The QIP story is one of a Catch-22. When the markets are flat to falling, investors are likely to be concerned about future returns. On the other hand, in rising markets and valuations need to be justified. If stock prices rise significantly over a short span of time, the price could be perceived as higher than fair valuation. This fact is complicated by the fact that QIPs have a floor price of the average of previous two weeks’ prices, thus making it inflexible in pricing.
Despite this however, it is interesting to note the performance of stocks that went in for QIPs. Now that the markets have started making gains again being muted recently, the returns on investments are also improving. We looked at 12 companies that had completed QIPs in Q1FY10. One week ago, the returns on investments for investors were in the red for 11 of them. In comparison, as of yesterday, 7 of these issues were in the green. The average return on QIPs has moved from -14.5% during the past week, to a positive 8% as of yesterday. The improving returns on investments are also evident when we compare the returns on the last closing in comparison with that of the average return in July.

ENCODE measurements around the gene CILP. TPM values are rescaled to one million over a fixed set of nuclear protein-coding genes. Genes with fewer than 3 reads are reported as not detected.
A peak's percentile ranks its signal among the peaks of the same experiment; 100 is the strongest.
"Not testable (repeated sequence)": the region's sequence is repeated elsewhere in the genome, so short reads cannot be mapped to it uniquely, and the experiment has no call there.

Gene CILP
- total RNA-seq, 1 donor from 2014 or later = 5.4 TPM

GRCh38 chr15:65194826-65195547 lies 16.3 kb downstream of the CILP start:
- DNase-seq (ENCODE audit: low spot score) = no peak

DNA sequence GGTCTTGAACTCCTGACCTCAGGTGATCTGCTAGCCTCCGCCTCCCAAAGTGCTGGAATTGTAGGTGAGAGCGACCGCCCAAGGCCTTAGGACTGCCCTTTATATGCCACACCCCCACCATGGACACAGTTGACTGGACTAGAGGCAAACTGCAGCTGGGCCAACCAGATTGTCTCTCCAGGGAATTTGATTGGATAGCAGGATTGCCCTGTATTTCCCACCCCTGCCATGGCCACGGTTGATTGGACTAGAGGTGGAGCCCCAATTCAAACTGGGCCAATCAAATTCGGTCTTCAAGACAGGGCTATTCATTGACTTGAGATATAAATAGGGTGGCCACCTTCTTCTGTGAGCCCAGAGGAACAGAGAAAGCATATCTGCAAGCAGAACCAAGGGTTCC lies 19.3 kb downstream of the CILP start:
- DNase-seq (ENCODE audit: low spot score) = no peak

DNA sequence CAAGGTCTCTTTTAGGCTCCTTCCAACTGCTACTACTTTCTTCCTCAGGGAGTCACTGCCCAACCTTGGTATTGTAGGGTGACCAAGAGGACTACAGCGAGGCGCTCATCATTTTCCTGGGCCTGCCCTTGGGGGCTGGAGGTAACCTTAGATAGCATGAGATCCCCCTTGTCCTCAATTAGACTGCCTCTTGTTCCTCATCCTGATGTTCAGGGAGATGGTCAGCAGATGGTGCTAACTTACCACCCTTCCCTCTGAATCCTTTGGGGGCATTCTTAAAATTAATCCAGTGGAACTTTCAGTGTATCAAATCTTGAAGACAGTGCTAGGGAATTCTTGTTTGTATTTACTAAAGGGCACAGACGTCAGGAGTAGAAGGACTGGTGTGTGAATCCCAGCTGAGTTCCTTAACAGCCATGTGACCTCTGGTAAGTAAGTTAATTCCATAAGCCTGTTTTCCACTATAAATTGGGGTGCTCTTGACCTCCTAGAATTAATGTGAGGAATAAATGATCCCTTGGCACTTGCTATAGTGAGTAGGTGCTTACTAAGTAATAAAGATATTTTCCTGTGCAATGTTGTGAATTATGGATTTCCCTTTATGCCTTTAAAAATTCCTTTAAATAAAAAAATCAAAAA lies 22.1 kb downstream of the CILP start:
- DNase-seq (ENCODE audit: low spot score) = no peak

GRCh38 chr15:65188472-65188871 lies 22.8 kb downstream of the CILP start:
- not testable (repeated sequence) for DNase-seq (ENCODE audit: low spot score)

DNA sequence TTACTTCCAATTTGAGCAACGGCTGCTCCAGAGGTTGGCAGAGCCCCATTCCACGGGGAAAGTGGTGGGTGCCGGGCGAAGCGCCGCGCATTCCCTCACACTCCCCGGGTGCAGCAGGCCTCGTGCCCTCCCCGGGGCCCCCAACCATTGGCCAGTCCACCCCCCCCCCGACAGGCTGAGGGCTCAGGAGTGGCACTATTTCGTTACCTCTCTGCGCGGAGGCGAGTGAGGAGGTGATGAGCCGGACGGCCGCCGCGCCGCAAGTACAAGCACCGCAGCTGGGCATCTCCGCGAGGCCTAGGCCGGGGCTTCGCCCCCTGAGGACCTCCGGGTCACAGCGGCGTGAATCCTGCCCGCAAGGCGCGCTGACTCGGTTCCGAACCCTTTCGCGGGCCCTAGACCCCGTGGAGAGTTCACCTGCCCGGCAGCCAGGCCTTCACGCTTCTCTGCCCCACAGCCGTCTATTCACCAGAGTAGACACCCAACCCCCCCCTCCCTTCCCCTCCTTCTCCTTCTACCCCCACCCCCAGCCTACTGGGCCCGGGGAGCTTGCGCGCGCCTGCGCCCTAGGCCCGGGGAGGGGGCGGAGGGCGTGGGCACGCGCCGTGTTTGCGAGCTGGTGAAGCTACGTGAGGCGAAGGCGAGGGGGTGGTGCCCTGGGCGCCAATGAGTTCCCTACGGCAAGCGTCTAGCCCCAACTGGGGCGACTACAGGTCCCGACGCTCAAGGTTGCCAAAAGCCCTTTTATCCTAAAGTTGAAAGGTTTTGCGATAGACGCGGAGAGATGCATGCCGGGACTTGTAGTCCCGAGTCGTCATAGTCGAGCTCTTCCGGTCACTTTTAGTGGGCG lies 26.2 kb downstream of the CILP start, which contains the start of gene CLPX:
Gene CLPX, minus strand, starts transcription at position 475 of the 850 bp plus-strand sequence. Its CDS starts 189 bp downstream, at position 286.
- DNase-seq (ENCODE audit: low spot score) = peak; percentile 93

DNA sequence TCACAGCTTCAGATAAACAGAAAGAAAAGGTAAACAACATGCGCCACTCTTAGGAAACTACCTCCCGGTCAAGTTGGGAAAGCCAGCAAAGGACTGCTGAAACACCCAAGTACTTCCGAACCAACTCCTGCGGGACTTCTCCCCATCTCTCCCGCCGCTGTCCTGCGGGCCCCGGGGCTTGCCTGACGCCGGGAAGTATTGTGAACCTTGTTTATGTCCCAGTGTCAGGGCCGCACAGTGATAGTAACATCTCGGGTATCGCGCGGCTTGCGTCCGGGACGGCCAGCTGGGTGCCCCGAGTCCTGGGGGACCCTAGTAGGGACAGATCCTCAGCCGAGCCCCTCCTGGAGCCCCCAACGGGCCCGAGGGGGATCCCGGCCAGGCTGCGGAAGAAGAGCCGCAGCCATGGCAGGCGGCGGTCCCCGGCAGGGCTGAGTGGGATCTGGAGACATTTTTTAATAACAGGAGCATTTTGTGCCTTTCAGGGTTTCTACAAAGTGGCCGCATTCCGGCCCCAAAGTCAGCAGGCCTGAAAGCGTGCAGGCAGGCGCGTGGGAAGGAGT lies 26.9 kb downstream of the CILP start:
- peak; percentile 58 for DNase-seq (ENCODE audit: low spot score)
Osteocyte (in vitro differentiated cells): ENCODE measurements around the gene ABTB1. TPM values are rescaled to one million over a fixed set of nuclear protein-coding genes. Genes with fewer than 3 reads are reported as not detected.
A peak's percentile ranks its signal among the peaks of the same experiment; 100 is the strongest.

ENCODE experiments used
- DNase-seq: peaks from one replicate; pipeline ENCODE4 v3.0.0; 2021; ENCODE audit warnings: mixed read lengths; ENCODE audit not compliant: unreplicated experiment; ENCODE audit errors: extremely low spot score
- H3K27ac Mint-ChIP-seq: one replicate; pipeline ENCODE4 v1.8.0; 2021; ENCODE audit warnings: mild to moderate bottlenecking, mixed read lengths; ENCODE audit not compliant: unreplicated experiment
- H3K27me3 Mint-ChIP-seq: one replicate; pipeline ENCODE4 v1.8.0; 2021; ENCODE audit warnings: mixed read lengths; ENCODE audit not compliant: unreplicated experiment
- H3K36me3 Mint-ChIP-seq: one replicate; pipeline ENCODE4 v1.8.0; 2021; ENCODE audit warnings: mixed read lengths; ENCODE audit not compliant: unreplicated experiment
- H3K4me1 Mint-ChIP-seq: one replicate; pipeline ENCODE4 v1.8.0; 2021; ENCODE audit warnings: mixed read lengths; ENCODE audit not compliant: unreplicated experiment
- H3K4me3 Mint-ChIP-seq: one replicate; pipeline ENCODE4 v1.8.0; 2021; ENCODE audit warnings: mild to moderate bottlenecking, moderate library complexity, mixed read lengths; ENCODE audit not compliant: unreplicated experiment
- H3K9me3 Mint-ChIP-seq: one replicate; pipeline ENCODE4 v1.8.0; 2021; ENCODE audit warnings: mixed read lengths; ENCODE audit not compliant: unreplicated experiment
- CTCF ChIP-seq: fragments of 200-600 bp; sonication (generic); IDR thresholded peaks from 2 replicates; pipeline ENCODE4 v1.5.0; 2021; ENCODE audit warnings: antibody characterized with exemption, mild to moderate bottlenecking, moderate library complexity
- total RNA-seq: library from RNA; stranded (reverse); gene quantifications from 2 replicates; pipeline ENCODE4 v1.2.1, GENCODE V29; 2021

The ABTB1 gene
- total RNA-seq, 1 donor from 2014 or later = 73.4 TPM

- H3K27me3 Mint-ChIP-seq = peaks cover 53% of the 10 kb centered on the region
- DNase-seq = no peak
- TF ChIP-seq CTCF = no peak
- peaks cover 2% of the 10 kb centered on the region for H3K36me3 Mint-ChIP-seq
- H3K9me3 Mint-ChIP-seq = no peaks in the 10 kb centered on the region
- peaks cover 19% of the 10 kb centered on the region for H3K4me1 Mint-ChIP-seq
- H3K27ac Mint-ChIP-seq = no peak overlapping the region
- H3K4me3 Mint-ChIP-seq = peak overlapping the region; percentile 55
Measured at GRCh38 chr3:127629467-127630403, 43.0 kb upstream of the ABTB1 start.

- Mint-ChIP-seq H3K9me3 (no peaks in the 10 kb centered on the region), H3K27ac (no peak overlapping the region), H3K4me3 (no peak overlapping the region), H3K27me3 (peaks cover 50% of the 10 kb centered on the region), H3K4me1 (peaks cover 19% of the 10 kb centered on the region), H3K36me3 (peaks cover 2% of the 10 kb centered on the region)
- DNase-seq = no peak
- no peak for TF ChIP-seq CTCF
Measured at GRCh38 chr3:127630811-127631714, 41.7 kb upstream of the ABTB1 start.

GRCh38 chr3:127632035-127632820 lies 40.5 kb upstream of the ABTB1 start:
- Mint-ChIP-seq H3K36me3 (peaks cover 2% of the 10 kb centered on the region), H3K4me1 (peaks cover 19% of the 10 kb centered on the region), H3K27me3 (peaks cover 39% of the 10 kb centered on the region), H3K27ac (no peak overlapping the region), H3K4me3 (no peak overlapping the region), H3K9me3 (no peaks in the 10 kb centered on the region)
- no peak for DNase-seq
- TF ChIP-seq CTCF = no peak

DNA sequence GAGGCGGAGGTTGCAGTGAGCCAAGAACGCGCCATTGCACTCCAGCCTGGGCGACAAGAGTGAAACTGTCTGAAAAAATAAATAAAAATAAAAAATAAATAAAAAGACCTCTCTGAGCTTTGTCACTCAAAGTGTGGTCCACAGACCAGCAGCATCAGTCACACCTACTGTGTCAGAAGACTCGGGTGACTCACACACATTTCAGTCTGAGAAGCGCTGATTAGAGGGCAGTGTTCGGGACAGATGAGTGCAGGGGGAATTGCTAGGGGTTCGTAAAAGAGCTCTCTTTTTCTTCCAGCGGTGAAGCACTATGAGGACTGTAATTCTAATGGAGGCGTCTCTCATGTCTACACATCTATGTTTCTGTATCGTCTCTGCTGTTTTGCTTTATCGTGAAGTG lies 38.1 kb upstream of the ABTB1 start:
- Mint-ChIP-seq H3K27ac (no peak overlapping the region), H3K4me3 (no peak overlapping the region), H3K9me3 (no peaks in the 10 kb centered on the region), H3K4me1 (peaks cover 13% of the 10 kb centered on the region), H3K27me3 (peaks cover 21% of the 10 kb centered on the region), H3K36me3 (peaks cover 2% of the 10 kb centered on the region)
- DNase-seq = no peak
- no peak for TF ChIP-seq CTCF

Moreover, QIPs have a strong advantage of not having a lock-in period. This essentially means that investors can sell the stake acquired in the company through the route at anytime. Hence, they do not necessarily need to take either medium to long term calls on the sector or on the company. And in a scenario of rising markets, can expect quick returns.
Also, investment bankers are still recommending QIP issuances to companies as well as witnessing companies’ interest in raising capital through the route. This is particularly true for sectors that are closely tied to the broader economy. With improvement in the growth outlook and strong quarterly results for Q1 FY10, infrastructure and consumption oriented sectors are expected to raise capital via QIPs. The banking and financial services space is a case in point. So far, Bank of Rajasthan and LIC housing finance had declared the intention of doing QIPs, though no headway had been made so far. Its only earlier during the week that LIC Housing Finance has given a time frame for its QIP – which will be done during Q2 FY10. Yes Bank too announced a QIP during the week, and HDFC has received a go ahead for one by its board as per reports today.